Perhaps it seems obvious that if you care about your family's future, you must also care about the planet your children will inhabit.
Yet critics argue that concept was lost on the audience at the Republican National Convention Thursday night, as they cheered GOP presidential nominee Mitt Romney as he declared: "President Obama promised to begin to slow the rise of the oceans," pausing for the audience to laugh at the absurdity, "and to heal the planet. My promise ... is to help you and your family."
Some defended Romney's statements as a simple jab at President Obama's exaggerated rhetoric, which Romney closely paraphrased.
Back in 2008, Obama remarked in his nomination acceptance speech that if willing to work for it, "We will be able to look back and tell our children that this was the moment ... when the rise of the oceans began to slow and our planet began to heal."
Yet many were infuriated Thursday night by Romney's seeming indifference to -- or mocking of -- efforts to combat climate change and alleviate growing pressure on the planet's resources.
Critics took to Twitter to voice their outrage, among them former State Department spokesman Philip J. Crowley, who tweeted: "So I guess we won't worry about #climate change in a #Romney administration." Climate scientist Michael Mann tweeted, "Romney's cynical denial of climate change is the real threat to our families, to our children & grandchildren's future."
On air, MSNBC's Chris Matthews charged, "How narrow-minded, how small and insular and piggish can you be about this country, to say, 'We don't care about the planet we live on,' which is getting hotter, climate change has manifested all over the world ... and he's mocking it."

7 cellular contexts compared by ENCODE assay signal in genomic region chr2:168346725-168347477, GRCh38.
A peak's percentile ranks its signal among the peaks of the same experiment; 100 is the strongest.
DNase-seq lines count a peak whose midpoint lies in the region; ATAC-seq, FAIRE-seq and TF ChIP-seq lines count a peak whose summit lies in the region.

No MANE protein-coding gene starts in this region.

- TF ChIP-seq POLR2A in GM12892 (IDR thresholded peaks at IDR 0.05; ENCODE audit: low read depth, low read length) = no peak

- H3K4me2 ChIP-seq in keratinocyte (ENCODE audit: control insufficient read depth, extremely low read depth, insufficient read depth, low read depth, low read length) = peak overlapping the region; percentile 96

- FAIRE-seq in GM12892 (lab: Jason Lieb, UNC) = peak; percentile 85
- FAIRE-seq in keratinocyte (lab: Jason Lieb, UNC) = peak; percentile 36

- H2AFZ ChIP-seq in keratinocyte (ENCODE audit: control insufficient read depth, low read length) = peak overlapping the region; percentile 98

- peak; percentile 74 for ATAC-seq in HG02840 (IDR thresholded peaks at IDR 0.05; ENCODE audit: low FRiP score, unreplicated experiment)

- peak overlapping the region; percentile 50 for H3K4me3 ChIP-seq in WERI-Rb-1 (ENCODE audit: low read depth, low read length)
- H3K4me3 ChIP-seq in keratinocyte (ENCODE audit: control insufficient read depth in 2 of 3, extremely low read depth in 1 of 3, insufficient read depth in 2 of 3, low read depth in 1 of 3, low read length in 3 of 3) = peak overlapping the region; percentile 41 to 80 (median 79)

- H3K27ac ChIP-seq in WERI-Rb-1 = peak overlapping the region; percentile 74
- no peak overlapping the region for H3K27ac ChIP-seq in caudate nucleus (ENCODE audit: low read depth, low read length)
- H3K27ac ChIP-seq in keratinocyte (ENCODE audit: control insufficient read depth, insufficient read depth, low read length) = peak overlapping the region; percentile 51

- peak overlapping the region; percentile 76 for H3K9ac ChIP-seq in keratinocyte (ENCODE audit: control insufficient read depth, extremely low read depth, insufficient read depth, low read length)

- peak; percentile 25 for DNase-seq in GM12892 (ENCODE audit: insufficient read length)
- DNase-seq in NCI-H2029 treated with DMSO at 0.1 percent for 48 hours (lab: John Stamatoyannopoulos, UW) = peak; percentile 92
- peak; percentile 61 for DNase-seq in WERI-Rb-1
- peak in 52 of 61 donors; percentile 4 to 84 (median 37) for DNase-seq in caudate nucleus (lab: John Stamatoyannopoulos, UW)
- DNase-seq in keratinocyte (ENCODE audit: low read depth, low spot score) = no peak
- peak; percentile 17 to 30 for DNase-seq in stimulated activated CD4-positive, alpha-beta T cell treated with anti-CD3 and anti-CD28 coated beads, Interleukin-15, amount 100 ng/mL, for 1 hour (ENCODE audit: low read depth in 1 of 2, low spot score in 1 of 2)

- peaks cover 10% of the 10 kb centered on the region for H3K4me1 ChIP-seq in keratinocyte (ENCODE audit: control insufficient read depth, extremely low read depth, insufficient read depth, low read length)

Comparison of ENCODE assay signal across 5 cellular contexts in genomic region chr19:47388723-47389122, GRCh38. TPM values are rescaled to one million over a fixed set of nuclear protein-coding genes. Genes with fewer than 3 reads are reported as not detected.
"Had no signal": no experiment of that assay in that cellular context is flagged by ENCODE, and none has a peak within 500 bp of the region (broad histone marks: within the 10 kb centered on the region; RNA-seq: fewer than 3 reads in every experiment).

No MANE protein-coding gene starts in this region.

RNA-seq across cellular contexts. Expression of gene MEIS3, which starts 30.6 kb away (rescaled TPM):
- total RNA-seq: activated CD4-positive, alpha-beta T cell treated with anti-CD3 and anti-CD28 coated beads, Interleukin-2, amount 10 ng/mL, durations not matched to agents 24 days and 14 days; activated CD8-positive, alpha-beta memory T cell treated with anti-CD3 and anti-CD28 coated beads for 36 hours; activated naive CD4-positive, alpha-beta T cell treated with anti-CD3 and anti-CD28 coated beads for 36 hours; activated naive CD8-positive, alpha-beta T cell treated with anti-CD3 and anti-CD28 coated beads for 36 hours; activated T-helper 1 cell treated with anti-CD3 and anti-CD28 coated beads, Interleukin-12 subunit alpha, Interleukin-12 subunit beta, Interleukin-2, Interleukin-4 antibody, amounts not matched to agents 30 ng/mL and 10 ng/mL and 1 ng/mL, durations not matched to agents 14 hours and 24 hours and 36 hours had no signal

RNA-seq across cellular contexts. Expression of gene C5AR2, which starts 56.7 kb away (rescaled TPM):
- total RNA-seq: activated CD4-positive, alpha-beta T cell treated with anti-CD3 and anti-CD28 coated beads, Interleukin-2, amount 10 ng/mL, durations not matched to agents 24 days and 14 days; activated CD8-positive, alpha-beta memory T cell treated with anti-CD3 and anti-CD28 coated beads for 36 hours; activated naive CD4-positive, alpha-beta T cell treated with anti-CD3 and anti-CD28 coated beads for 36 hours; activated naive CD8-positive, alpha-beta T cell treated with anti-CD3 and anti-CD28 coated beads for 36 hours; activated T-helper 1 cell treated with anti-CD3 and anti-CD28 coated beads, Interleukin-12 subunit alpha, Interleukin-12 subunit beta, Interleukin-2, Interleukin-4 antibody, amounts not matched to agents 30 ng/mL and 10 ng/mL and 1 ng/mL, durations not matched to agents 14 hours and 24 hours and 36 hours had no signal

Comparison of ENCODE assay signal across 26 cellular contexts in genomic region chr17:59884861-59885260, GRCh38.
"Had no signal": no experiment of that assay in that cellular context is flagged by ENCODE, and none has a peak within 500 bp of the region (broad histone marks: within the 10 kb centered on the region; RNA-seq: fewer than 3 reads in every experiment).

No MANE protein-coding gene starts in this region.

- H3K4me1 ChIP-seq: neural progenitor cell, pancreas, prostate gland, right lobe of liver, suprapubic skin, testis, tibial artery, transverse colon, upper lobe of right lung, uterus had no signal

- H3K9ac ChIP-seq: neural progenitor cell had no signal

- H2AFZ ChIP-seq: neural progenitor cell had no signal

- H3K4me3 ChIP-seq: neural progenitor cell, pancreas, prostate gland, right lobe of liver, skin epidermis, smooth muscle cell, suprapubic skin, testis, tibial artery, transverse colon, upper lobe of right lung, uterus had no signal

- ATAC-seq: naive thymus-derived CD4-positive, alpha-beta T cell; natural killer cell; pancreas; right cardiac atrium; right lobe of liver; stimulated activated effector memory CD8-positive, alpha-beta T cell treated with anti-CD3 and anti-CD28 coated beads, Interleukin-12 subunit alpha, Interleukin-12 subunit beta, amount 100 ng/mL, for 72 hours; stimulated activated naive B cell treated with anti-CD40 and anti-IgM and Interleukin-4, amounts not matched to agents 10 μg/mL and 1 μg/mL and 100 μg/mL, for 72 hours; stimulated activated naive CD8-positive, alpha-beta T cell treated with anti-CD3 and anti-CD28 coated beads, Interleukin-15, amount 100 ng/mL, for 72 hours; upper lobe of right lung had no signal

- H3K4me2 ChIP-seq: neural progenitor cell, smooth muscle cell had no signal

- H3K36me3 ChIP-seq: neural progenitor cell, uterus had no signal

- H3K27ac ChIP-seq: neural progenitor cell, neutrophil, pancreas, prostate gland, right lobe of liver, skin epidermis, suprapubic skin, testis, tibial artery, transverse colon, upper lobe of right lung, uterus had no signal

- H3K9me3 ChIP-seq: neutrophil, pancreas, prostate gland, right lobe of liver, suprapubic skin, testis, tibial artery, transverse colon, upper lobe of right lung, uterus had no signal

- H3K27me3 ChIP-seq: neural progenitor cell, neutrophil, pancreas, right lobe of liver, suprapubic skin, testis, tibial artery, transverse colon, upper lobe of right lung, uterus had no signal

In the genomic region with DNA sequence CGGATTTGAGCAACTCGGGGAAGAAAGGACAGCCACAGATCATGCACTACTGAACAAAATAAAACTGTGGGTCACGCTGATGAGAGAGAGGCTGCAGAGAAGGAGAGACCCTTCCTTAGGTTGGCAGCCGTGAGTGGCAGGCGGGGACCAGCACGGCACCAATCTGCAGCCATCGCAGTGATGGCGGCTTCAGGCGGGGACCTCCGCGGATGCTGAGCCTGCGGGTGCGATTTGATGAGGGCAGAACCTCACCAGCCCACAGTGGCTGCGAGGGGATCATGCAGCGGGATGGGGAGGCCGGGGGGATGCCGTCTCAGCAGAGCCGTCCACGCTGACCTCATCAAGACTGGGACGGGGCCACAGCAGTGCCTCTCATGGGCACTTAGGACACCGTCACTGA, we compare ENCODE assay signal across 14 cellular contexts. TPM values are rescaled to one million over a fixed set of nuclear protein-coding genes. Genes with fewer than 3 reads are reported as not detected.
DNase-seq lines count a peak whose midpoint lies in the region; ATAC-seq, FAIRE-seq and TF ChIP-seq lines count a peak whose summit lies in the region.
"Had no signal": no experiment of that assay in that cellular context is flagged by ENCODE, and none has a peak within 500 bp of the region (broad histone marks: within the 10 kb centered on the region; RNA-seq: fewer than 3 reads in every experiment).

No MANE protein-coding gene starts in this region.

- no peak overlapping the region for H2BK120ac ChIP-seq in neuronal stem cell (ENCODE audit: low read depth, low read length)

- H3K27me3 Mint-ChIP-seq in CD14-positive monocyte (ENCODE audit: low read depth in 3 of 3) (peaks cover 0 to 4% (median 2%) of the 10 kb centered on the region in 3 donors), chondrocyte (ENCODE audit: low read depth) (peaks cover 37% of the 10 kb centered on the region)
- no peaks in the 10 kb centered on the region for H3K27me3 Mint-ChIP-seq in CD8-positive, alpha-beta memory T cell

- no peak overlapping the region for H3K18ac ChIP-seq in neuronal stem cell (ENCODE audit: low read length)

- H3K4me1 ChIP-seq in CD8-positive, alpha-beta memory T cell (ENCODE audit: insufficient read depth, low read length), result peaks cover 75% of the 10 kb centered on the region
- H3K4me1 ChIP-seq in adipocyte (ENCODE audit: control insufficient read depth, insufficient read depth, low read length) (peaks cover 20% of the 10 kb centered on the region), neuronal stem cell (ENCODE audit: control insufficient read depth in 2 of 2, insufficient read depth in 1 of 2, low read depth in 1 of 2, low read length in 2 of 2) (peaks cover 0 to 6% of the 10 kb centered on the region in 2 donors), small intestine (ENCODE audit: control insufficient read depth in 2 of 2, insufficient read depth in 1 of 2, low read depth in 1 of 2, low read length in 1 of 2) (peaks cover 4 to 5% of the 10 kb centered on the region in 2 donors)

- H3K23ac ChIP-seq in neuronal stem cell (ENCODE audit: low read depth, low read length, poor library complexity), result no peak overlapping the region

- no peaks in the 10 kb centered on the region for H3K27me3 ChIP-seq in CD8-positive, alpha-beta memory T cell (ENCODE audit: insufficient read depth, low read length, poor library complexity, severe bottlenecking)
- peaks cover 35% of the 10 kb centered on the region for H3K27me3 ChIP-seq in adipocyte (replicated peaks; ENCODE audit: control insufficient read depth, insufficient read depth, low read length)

Some point to the ironic timing of Romney's remarks on the planet and rising waters, as he heads on Friday to Louisiana to survey damage from Hurricane Isaac.
According to some scientists, climate change may contribute to hurricanes, with “more destructive potential” for the storms in the future. A new analysis suggests sea levels may rise up to 29 feet above current levels in the next few centuries, due to climate change.
While Romney once said he understood the human actions that drive climate change, he has now shifted to the scientifically disproven stance that "we don’t know what’s causing climate change on this planet." He joins his running mate, Paul Ryan, a Wisconsin congressman who notoriously once said it was tough to fight climate change when "much of the state is buried under snow."
While Obama has faced criticism for failing to address the pressing needs of the changing climate, he recently was praised for finalizing regulations to double the average fuel efficiency for new vehicles, and he declared at a recent campaign event, "Denying climate change won’t make it stop. These things won’t make for a brighter future."